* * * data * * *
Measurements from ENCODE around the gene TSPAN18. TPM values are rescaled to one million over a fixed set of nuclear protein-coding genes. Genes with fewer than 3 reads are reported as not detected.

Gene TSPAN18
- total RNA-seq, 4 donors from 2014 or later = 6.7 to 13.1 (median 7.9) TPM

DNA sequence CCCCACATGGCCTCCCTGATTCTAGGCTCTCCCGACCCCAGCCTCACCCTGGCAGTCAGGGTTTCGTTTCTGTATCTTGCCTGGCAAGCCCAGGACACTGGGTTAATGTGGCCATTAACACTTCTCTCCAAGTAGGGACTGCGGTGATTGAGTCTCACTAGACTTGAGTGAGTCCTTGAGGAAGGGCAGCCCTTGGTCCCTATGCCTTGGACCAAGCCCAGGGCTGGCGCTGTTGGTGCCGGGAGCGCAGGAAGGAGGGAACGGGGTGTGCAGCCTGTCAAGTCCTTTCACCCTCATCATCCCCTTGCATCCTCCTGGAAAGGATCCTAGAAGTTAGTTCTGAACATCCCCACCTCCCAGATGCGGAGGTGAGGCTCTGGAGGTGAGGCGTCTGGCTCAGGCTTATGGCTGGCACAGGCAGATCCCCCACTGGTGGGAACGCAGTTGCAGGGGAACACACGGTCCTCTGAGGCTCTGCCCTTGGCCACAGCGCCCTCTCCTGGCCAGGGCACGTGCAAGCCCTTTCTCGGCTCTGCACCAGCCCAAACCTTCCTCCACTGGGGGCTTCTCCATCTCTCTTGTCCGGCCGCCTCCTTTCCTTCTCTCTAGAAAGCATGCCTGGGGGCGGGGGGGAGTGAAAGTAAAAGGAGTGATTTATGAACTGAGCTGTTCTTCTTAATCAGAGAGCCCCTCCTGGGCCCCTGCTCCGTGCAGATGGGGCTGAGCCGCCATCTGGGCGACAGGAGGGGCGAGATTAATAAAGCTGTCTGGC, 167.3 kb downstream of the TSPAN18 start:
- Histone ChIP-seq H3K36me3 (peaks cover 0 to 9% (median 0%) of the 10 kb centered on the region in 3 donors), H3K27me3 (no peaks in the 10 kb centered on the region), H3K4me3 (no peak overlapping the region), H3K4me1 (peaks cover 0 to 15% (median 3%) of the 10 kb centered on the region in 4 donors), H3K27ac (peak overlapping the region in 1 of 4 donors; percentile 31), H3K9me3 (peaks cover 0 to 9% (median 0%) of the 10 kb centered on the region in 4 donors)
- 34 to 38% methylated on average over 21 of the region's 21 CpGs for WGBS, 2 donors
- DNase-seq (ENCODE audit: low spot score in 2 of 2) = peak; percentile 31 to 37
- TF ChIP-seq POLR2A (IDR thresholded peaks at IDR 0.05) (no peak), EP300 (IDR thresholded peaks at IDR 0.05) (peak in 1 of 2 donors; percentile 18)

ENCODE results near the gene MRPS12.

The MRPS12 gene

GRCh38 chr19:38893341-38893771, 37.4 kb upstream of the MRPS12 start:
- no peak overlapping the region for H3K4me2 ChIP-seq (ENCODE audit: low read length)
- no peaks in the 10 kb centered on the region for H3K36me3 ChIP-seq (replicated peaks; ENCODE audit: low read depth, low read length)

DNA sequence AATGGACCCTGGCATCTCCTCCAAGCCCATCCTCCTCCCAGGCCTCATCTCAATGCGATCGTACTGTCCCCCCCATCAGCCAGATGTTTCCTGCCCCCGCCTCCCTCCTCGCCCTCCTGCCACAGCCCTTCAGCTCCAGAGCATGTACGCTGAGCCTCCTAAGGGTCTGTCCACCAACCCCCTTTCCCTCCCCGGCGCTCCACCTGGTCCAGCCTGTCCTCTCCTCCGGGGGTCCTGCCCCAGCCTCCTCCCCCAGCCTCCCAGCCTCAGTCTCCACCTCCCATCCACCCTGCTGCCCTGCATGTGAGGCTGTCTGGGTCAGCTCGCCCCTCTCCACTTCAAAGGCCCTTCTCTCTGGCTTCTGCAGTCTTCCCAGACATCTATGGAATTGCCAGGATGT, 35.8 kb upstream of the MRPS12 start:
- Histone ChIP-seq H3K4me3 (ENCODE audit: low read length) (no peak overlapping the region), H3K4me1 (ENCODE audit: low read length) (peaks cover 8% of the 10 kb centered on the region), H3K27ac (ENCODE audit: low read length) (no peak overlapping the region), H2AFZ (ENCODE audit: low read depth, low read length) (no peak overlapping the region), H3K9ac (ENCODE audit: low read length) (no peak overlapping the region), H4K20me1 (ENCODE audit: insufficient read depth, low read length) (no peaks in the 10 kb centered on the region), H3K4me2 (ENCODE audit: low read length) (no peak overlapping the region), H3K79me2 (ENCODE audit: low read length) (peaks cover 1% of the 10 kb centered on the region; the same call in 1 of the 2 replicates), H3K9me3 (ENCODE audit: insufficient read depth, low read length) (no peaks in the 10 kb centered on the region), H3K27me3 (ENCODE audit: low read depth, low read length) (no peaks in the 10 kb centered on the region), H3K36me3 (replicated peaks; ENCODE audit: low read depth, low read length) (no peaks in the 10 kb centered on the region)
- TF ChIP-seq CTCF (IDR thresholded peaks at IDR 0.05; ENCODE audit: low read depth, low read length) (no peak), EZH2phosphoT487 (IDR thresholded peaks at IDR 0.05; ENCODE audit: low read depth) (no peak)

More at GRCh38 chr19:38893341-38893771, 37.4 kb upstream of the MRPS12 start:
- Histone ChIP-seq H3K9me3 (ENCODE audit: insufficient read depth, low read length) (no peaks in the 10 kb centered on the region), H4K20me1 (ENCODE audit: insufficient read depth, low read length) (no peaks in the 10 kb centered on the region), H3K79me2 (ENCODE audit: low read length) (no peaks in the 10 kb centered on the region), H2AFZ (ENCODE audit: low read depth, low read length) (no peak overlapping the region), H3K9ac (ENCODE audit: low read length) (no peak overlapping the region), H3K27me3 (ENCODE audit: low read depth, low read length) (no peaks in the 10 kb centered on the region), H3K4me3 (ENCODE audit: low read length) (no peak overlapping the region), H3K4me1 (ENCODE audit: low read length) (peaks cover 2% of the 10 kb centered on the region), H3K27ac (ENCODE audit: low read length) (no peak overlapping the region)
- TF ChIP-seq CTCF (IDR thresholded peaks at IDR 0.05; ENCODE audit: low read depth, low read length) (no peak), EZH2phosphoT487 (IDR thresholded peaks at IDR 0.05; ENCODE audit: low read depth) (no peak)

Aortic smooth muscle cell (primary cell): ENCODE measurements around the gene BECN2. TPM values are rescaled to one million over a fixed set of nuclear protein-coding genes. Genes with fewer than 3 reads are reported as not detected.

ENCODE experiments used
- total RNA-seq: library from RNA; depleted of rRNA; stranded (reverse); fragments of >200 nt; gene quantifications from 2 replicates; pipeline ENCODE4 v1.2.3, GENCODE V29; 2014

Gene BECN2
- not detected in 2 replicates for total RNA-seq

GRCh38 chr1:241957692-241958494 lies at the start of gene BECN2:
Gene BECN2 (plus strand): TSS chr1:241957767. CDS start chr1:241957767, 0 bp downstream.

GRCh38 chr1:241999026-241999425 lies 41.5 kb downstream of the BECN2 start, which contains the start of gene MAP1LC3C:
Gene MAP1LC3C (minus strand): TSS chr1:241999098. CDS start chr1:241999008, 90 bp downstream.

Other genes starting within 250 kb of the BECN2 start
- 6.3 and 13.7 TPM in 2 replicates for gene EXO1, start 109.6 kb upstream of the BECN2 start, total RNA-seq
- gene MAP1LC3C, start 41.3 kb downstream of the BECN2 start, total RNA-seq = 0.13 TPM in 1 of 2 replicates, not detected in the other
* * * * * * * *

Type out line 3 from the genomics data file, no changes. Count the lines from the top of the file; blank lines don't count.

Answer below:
- total RNA-seq, 4 donors from 2014 or later = 6.7 to 13.1 (median 7.9) TPM